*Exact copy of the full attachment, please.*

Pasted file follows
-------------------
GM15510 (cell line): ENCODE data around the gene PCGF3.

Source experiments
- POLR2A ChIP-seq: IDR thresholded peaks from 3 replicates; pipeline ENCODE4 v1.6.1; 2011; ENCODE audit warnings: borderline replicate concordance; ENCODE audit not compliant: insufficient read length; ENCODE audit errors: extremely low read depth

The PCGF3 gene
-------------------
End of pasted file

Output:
GM15510 (cell line): ENCODE data around the gene PCGF3.

Source experiments
- POLR2A ChIP-seq: IDR thresholded peaks from 3 replicates; pipeline ENCODE4 v1.6.1; 2011; ENCODE audit warnings: borderline replicate concordance; ENCODE audit not compliant: insufficient read length; ENCODE audit errors: extremely low read depth

The PCGF3 gene